Licensed Battlefield Guide Eric Lindblade was born and raised in North Carolina. He began his study of the Civil War after a trip to Gettysburg when he was six years old. He attended East Carolina University and is the author of “Fight As Long As Possible: The Battle of Newport Barracksâ€ (2010). His next book “The 26th North Carolina, 1861-1865: A Regimental History” is expected to be released in 2018. Eric is the host for our series on the 26th North Carolina. If you would like to contact Eric, you can click here to reveal his email address.
Licensed Battlefield Guide Eric Lindblade picks up the story of the 26th North Carolina near their monument on Meredith Avenue (Video #9).This video was taken at approximately 10:00 AM on Wednesday, March 29, 2017.
A map showing the location of Videos #9-12. Previous posts in this series: Part 1 [the 26th North Carolina starts July 1], Part 2 [the 26th North Carolina moves out towards McPherson’s Ridge], and Part 3 [the 26th North Carolina advances against the 24th Michigan in Herbst’s Woods].This map was created in a chair facing east on April 22, 2017.
Robert Ransom was a native North Carolinian who graduated from West Point in the Class of 1850 (along with Gouverneur K. Warren). After the Battle of New Bern on March 14, 1862 the 26th North Carolina will be assigned to a brigade under the command of Ransom and will serve under him during The Seven Days Campaign. Burgwyn and Ransom did not see eye to eye and after Vanceâ€™s election as governor, Ransom attempted to block Burgwynâ€™s promotion to colonel and with it command of the 26th North Carolina. Ransom according to accounts stated he did not want any â€œboy colonelsâ€ in his brigade. Eventually the 26th was transferred from Ransomâ€™s command to a new brigade formed under the command of Johnston Pettigrew. While initially said in a derogatory way against Burgwyn the nickname of â€œBoy Colonelâ€ stuck and today is viewed in a much more favorable light.This image is courtesy of Eric Lindblade.
This painting which depicts the three colonels of the 26th North Carolina was the work of William George Randall who completed the work around 1904. From left to right: Colonel John R. Lane, Colonel Henry K. Burgwyn, Jr., and Colonel Zebulon B. Vance. Today the painting is part of the collection of the North Carolina Museum of History in Raleigh.This image is courtesy of Eric Lindblade.
John Randolph Lane was born and raised in Chatham County, North Carolina and at the age of 25 enlisted in the â€œChatham Boysâ€ (later Company G of the 26th North Carolina) on June 10, 1861 and was mustered in as a corporal. On September 19, 1861 he was elected Captain of Company G, and on August 19, 1862 was appointed Lieutenant Colonel of the 26th North Carolina. This photo was taken after Gettysburg and you will notice the various reunion and veteran ribbons and pins that Lane is wearing.This image is courtesy of Eric Lindblade.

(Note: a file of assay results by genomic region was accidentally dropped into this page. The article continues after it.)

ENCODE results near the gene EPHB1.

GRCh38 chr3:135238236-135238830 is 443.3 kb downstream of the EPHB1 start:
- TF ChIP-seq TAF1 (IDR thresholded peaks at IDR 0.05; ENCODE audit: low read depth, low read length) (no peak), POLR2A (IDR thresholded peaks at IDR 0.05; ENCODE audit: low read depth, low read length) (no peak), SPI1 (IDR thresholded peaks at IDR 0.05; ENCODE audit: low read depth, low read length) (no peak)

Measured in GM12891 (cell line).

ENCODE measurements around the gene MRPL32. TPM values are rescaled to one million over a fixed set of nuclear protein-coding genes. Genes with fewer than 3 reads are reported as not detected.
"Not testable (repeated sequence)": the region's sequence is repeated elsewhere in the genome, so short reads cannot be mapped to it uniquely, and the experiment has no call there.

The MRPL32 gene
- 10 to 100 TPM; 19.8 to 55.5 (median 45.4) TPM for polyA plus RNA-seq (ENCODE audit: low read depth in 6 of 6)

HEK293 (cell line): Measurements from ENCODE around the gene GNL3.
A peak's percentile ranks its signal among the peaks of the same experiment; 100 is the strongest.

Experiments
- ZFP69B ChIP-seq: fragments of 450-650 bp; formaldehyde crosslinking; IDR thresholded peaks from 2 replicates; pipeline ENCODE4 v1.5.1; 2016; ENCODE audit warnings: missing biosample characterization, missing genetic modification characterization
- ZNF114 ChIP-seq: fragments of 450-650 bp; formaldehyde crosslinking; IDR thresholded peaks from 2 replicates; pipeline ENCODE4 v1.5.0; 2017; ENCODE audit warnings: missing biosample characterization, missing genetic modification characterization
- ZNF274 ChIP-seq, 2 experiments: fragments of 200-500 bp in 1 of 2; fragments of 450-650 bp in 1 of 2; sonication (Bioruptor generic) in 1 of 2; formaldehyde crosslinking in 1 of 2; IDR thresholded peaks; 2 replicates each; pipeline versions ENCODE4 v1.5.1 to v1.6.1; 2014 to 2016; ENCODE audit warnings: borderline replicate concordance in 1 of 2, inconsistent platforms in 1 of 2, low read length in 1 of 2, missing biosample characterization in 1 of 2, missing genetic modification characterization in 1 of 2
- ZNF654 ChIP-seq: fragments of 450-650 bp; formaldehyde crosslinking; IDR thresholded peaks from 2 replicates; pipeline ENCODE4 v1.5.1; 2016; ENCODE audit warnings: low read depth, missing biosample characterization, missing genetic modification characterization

Video #10: Eric describes the combination of factors that result in the 24th Michigan’s retreat from Herbst’s Woods.This video was taken facing east at approximately 8:30 AM on Wednesday, March 29, 2017.
The 24th Michigan’s monument is over Eric’s left shoulder. We’re going to walk down a trail to the right of the monument to the 24th Michigan.This view was taken facing northeast at approximately 10:00 AM on Wednesday, March 29, 2017.
Walking down the trail in the direction that the 26th North Carolina would have went as they advanced through the woods.This view was taken facing east at approximately 10:00 AM on Wednesday, March 29, 2017.
Eric is pointing back toward the monument to the 24th Michigan Infantry.This view was taken facing west at approximately 10:00 AM on Wednesday, March 29, 2017.
Video #11: Eric explains that the soldiers mention in their accounts of the fighting on July 1st that they could see a good distance through Herbst’s/Reynolds’/McPherson’s Woods.This video was taken at approximately 10:00 AM on Wednesday, March 29, 2017.
Eric is demonstrating how this patch of woods doesn’t have a lot of undergrowth, making it more similar to the kind of woods the soldiers would have confronted in July of 1863.This view was taken facing east at approximately 10:00 AM on Wednesday, March 29, 2017.
Video #12: Eric describes what he believes was a “running fight” through Herbst’s Woods between the 24th Michigan and the 26th North Carolina.This video was taken at approximately 8:30 AM on Wednesday, March 29, 2017.